The Secret Habit of Sorrow


Victoria Patterson, whose writing Vanity Fair has called “brutal, deeply empathetic, and emotionally wrenching,” returns with a new collection of stories that contains echoes of Denis Johnson and Raymond Carver, along with the emotional depth and density of Elena Ferrante.

There’s a pitch-perfect blend of linguistic dexterity, emotional wisdom, and wry observation in The Secret Habit of Sorrow. The characters in these stories feel like people you know, their struggles real. Patterson’s prose has a Denis Johnson re-filtered through Raymond Carver-vibe, along with the emotional depth and density of Elena Ferrante. Whether it be the ties between women and their own and each other’s infants, the struggles of parenthood, or the trials that come with excessive drinking and drug abuse, Patterson has an amazing ability to convey relationships, and how our bonds can both save and destroy us.

Her previous collection of stories, Drift, was a finalist for the California Book Award and the Story Prize, and was selected as one of the best books of 2009 by The San Francisco Chronicle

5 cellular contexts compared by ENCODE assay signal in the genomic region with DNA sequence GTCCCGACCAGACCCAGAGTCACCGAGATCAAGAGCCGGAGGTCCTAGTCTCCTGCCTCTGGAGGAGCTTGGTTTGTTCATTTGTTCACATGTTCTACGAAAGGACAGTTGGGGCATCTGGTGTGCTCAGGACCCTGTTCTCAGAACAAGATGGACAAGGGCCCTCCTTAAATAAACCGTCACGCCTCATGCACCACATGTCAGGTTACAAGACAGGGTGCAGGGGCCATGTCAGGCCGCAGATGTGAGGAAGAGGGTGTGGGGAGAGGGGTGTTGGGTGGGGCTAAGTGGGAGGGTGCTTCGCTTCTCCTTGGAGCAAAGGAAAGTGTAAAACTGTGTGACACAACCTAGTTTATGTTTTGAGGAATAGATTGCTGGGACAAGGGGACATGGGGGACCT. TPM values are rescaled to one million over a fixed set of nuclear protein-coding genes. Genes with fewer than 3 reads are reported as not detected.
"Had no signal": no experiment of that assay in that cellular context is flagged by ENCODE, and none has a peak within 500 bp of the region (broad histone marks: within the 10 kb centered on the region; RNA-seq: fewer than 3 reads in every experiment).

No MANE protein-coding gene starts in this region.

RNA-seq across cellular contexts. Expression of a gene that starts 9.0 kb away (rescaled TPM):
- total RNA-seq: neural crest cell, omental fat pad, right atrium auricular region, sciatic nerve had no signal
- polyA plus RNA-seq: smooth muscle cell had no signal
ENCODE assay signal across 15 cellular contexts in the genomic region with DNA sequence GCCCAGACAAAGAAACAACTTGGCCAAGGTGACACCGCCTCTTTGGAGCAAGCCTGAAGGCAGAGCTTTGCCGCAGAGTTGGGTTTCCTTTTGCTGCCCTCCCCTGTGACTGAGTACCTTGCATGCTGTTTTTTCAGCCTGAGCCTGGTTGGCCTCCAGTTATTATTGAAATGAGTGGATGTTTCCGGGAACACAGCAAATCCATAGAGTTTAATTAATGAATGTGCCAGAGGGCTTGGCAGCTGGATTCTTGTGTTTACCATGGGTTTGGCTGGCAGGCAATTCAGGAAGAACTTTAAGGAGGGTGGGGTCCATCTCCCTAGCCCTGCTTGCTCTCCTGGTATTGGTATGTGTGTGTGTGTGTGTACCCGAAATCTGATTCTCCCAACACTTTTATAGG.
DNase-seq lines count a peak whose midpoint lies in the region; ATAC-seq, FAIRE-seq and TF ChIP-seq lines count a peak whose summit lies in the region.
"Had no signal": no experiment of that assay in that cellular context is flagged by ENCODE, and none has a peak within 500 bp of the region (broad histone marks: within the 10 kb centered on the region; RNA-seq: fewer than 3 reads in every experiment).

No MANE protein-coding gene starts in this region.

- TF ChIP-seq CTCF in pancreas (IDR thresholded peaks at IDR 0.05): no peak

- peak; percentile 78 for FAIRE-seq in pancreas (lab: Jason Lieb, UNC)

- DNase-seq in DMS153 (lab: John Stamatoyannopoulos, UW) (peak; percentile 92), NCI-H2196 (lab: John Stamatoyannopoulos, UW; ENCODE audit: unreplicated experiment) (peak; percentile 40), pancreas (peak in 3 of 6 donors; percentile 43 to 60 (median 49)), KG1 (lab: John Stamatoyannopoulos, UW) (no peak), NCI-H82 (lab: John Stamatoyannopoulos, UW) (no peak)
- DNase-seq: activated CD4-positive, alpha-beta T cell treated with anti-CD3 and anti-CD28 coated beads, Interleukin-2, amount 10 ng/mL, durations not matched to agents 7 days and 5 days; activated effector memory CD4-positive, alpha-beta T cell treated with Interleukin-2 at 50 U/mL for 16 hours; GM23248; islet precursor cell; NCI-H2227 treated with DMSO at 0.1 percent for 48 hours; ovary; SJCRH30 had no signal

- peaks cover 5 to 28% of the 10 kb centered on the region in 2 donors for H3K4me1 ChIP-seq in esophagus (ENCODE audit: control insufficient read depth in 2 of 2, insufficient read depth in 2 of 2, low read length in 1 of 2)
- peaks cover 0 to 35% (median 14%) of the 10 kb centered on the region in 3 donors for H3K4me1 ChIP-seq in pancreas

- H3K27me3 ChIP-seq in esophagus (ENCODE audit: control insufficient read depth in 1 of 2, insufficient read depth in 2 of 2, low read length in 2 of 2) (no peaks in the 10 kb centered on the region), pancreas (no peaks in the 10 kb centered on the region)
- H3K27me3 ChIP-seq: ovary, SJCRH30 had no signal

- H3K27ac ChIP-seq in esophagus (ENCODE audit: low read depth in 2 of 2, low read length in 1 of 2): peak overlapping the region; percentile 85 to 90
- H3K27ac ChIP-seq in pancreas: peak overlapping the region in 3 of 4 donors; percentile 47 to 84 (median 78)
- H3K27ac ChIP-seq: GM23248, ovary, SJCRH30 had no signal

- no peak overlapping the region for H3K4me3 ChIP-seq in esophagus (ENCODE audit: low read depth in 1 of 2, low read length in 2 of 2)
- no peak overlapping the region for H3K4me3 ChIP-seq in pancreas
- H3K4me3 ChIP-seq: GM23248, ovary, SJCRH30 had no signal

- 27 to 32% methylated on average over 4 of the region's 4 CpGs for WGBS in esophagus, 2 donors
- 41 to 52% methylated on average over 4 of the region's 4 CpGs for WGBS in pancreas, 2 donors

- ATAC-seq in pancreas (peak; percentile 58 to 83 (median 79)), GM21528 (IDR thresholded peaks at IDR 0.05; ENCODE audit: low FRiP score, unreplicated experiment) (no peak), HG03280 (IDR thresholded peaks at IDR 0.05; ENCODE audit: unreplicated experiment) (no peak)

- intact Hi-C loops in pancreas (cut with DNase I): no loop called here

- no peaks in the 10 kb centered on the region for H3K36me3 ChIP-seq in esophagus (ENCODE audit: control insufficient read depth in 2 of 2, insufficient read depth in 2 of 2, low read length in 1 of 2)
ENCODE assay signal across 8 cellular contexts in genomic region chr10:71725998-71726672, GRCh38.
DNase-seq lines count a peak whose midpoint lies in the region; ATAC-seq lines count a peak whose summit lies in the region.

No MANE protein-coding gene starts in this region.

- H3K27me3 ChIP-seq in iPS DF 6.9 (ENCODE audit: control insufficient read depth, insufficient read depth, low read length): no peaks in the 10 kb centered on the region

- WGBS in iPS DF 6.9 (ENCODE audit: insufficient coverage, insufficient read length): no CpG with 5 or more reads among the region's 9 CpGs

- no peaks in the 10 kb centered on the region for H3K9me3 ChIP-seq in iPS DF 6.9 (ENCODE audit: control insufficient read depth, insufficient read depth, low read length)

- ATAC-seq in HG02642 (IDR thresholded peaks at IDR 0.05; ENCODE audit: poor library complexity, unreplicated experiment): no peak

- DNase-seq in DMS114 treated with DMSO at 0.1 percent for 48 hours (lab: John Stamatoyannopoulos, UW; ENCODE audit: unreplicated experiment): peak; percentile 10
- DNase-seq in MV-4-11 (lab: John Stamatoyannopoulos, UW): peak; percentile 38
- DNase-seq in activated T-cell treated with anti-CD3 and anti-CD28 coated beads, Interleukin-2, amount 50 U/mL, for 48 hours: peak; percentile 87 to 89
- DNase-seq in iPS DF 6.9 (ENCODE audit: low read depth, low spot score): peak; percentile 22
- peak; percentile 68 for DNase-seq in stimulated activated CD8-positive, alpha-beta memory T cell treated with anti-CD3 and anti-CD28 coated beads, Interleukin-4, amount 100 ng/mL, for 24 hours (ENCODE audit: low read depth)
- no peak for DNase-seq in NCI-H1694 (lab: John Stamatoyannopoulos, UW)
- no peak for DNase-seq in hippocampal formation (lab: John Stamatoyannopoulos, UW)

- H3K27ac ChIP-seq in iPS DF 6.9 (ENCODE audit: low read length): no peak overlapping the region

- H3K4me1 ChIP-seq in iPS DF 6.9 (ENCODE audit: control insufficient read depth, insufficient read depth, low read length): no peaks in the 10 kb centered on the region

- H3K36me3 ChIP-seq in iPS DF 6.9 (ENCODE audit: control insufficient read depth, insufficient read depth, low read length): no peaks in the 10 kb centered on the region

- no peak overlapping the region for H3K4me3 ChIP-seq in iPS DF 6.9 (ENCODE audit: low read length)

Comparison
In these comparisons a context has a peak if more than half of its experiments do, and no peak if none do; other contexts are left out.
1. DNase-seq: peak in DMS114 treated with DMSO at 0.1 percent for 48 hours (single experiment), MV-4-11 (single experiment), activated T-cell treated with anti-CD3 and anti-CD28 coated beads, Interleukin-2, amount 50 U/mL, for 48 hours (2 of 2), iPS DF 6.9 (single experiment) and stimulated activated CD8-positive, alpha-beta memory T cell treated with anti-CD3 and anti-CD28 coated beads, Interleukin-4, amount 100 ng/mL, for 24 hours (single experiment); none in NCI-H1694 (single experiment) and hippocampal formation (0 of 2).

“There are echoes of Flannery O’Connor here, with more compassion.” Review from Paul Wilner

Rave review from The Los Angeles Times

“Patterson is on a mission to bring our ghosts out of the shadows. These stories shine with empathy and find the humanness in all our struggles.”
―Joshua Mohr, author of All This Life

“A darkly entertaining collection of stories all about the little sins we commit in the name of our desires and their myriad repercussions. Armed with sharp emotional insight and vision that penetrates and illuminates the modern condition, Patterson’s newest offering is seductively sly and peculiarly carnal.” —Wesley Minter, Third Place Books, Lake Forest Park, WA

Bad choices and addiction are common here, but Patterson’s unfussy prose draws the reader into her complex, sometimes even convoluted relationships…The beating hearts of Patterson’s characters and the directness of her voice make the grim material bearable, sometimes almost hopeful.”–Kirkus

characters are plagued by their experiences and afflictions, entangled with the need to cope alongside an urgency to break free. Dark yet assured, Patterson’s short stories expose and explore the complicated ruptures of the human experience.”—Booklist

Patterson excels at excavating the lighter side of her characters’ otherwise sad experiences to find stories that are amusing and poignant without being overly sentimental.–Publishers Weekly